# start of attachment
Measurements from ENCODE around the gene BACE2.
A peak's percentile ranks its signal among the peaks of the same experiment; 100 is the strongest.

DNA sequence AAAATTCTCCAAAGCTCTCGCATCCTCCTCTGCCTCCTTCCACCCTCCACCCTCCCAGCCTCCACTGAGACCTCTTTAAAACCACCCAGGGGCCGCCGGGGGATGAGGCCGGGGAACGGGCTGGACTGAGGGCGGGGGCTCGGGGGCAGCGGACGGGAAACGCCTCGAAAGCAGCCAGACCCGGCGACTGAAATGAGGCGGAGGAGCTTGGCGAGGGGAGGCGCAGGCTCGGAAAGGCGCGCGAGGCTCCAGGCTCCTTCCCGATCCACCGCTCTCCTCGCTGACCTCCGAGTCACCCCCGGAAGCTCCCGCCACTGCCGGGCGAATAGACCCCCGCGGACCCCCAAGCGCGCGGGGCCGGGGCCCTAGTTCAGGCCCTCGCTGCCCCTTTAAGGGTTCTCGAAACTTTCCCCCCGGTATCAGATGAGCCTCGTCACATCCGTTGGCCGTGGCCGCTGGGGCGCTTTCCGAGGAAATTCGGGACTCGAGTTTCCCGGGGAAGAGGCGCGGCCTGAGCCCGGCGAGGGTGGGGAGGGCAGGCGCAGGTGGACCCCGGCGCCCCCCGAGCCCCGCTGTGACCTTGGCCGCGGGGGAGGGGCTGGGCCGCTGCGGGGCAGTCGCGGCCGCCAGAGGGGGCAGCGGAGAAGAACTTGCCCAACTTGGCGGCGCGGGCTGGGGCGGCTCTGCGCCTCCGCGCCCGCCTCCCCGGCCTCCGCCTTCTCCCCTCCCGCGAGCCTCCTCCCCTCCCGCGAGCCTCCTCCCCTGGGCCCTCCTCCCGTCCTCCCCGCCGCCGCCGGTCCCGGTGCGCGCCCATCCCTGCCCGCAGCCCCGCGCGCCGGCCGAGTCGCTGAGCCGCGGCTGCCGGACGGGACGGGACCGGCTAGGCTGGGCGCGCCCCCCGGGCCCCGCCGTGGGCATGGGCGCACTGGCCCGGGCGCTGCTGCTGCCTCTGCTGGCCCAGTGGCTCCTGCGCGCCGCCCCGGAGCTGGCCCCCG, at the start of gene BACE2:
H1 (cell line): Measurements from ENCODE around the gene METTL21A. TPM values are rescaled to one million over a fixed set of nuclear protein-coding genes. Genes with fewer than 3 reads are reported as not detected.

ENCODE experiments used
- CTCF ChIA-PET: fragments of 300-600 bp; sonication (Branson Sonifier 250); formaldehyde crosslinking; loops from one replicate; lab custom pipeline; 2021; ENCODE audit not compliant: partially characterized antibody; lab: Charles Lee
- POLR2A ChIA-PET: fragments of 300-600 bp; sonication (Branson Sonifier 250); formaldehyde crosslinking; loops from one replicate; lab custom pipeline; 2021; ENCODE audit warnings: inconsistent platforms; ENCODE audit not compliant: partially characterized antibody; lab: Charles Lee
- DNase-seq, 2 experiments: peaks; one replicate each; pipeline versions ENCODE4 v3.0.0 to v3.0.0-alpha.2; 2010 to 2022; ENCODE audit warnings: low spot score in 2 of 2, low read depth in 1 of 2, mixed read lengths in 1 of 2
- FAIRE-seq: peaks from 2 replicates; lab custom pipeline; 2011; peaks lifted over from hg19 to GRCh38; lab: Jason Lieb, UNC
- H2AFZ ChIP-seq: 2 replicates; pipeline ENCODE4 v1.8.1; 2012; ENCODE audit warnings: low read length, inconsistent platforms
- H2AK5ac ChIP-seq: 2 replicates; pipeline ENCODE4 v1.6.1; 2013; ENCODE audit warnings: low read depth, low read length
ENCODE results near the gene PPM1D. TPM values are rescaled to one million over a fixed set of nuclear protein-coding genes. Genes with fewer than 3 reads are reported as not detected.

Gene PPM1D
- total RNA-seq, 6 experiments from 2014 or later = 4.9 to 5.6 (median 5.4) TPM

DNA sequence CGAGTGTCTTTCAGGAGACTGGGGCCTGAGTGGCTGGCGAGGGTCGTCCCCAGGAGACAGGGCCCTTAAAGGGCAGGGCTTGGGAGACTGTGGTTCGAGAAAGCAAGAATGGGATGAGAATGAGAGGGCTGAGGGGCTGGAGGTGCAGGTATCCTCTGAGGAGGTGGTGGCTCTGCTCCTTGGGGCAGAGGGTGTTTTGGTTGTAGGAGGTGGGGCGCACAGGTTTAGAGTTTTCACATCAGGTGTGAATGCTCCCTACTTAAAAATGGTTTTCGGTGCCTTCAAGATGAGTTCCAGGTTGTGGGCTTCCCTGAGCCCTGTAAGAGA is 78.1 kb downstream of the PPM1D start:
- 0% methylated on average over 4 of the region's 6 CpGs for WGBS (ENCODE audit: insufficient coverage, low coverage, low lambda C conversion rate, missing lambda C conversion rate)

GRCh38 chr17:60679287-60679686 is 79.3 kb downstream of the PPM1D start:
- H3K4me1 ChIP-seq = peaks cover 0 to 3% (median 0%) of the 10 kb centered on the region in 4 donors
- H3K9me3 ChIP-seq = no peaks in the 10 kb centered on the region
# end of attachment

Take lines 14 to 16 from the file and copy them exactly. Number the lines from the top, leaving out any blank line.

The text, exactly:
- total RNA-seq, 6 experiments from 2014 or later = 4.9 to 5.6 (median 5.4) TPM

DNA sequence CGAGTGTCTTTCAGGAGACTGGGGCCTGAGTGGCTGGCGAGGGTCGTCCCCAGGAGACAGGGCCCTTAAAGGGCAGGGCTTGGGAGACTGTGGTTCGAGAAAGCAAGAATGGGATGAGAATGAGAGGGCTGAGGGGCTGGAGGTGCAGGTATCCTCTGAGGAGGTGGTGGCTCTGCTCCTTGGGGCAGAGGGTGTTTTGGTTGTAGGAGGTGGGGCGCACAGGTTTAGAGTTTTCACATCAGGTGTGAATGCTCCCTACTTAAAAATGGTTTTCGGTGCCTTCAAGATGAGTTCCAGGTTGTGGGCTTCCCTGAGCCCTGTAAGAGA is 78.1 kb downstream of the PPM1D start:
- 0% methylated on average over 4 of the region's 6 CpGs for WGBS (ENCODE audit: insufficient coverage, low coverage, low lambda C conversion rate, missing lambda C conversion rate)